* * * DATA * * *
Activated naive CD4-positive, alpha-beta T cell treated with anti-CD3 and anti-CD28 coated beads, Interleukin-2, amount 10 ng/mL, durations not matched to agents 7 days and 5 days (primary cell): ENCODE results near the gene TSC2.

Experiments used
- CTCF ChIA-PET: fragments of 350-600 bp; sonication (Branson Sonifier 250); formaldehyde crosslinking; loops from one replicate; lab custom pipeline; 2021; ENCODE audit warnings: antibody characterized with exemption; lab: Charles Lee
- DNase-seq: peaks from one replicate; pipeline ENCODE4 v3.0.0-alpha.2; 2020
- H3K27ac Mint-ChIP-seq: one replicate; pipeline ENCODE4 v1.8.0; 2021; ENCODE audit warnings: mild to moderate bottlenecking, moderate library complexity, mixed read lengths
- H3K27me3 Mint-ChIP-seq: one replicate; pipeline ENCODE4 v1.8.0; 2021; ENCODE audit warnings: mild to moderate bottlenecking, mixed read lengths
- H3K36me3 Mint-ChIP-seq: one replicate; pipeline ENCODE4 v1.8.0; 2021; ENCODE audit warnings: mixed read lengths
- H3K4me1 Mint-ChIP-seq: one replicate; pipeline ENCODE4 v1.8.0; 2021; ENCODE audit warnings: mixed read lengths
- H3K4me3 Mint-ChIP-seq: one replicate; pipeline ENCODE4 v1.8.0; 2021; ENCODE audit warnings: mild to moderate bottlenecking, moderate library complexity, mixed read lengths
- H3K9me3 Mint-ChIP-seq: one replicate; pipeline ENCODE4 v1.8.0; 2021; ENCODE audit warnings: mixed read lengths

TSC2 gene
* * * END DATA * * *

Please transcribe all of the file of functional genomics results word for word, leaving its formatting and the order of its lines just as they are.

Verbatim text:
Activated naive CD4-positive, alpha-beta T cell treated with anti-CD3 and anti-CD28 coated beads, Interleukin-2, amount 10 ng/mL, durations not matched to agents 7 days and 5 days (primary cell): ENCODE results near the gene TSC2.

Experiments used
- CTCF ChIA-PET: fragments of 350-600 bp; sonication (Branson Sonifier 250); formaldehyde crosslinking; loops from one replicate; lab custom pipeline; 2021; ENCODE audit warnings: antibody characterized with exemption; lab: Charles Lee
- DNase-seq: peaks from one replicate; pipeline ENCODE4 v3.0.0-alpha.2; 2020
- H3K27ac Mint-ChIP-seq: one replicate; pipeline ENCODE4 v1.8.0; 2021; ENCODE audit warnings: mild to moderate bottlenecking, moderate library complexity, mixed read lengths
- H3K27me3 Mint-ChIP-seq: one replicate; pipeline ENCODE4 v1.8.0; 2021; ENCODE audit warnings: mild to moderate bottlenecking, mixed read lengths
- H3K36me3 Mint-ChIP-seq: one replicate; pipeline ENCODE4 v1.8.0; 2021; ENCODE audit warnings: mixed read lengths
- H3K4me1 Mint-ChIP-seq: one replicate; pipeline ENCODE4 v1.8.0; 2021; ENCODE audit warnings: mixed read lengths
- H3K4me3 Mint-ChIP-seq: one replicate; pipeline ENCODE4 v1.8.0; 2021; ENCODE audit warnings: mild to moderate bottlenecking, moderate library complexity, mixed read lengths
- H3K9me3 Mint-ChIP-seq: one replicate; pipeline ENCODE4 v1.8.0; 2021; ENCODE audit warnings: mixed read lengths

TSC2 gene